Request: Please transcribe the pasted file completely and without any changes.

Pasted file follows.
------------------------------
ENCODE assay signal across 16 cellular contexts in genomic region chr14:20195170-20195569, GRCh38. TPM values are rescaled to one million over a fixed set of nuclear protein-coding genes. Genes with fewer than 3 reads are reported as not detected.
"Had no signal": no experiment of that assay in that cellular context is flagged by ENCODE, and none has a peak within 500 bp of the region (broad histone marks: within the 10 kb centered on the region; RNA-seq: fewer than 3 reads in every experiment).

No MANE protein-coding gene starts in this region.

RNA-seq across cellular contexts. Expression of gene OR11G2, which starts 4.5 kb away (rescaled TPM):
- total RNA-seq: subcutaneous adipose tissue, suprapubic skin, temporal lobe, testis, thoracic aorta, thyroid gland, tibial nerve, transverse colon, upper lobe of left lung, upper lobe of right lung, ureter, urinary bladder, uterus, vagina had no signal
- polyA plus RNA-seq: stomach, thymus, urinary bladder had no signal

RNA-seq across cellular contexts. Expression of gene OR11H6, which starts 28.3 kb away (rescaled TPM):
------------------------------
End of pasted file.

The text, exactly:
ENCODE assay signal across 16 cellular contexts in genomic region chr14:20195170-20195569, GRCh38. TPM values are rescaled to one million over a fixed set of nuclear protein-coding genes. Genes with fewer than 3 reads are reported as not detected.
"Had no signal": no experiment of that assay in that cellular context is flagged by ENCODE, and none has a peak within 500 bp of the region (broad histone marks: within the 10 kb centered on the region; RNA-seq: fewer than 3 reads in every experiment).

No MANE protein-coding gene starts in this region.

RNA-seq across cellular contexts. Expression of gene OR11G2, which starts 4.5 kb away (rescaled TPM):
- total RNA-seq: subcutaneous adipose tissue, suprapubic skin, temporal lobe, testis, thoracic aorta, thyroid gland, tibial nerve, transverse colon, upper lobe of left lung, upper lobe of right lung, ureter, urinary bladder, uterus, vagina had no signal
- polyA plus RNA-seq: stomach, thymus, urinary bladder had no signal

RNA-seq across cellular contexts. Expression of gene OR11H6, which starts 28.3 kb away (rescaled TPM):